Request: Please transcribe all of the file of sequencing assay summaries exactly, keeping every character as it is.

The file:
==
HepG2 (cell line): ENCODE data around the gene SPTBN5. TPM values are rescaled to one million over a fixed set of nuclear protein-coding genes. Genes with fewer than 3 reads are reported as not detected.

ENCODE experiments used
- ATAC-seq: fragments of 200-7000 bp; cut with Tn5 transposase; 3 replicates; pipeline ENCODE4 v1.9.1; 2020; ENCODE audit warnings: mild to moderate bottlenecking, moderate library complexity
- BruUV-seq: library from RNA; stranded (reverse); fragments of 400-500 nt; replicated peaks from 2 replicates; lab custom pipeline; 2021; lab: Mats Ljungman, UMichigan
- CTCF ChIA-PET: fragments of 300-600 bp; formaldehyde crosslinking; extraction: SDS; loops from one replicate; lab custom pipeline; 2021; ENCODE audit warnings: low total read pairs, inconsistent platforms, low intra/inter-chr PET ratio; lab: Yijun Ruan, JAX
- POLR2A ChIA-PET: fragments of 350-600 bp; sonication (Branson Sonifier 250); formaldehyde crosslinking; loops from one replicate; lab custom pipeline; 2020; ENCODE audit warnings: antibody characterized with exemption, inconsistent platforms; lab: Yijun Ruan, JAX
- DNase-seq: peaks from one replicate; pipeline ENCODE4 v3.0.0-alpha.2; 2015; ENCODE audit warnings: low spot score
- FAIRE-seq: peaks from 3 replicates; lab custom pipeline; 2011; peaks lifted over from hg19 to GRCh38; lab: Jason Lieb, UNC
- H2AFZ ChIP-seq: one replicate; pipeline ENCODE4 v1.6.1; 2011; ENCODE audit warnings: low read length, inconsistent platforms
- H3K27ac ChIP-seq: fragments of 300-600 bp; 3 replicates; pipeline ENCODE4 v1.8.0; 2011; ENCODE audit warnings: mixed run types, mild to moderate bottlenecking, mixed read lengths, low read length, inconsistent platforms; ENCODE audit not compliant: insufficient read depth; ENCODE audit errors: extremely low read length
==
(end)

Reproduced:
HepG2 (cell line): ENCODE data around the gene SPTBN5. TPM values are rescaled to one million over a fixed set of nuclear protein-coding genes. Genes with fewer than 3 reads are reported as not detected.

ENCODE experiments used
- ATAC-seq: fragments of 200-7000 bp; cut with Tn5 transposase; 3 replicates; pipeline ENCODE4 v1.9.1; 2020; ENCODE audit warnings: mild to moderate bottlenecking, moderate library complexity
- BruUV-seq: library from RNA; stranded (reverse); fragments of 400-500 nt; replicated peaks from 2 replicates; lab custom pipeline; 2021; lab: Mats Ljungman, UMichigan
- CTCF ChIA-PET: fragments of 300-600 bp; formaldehyde crosslinking; extraction: SDS; loops from one replicate; lab custom pipeline; 2021; ENCODE audit warnings: low total read pairs, inconsistent platforms, low intra/inter-chr PET ratio; lab: Yijun Ruan, JAX
- POLR2A ChIA-PET: fragments of 350-600 bp; sonication (Branson Sonifier 250); formaldehyde crosslinking; loops from one replicate; lab custom pipeline; 2020; ENCODE audit warnings: antibody characterized with exemption, inconsistent platforms; lab: Yijun Ruan, JAX
- DNase-seq: peaks from one replicate; pipeline ENCODE4 v3.0.0-alpha.2; 2015; ENCODE audit warnings: low spot score
- FAIRE-seq: peaks from 3 replicates; lab custom pipeline; 2011; peaks lifted over from hg19 to GRCh38; lab: Jason Lieb, UNC
- H2AFZ ChIP-seq: one replicate; pipeline ENCODE4 v1.6.1; 2011; ENCODE audit warnings: low read length, inconsistent platforms
- H3K27ac ChIP-seq: fragments of 300-600 bp; 3 replicates; pipeline ENCODE4 v1.8.0; 2011; ENCODE audit warnings: mixed run types, mild to moderate bottlenecking, mixed read lengths, low read length, inconsistent platforms; ENCODE audit not compliant: insufficient read depth; ENCODE audit errors: extremely low read length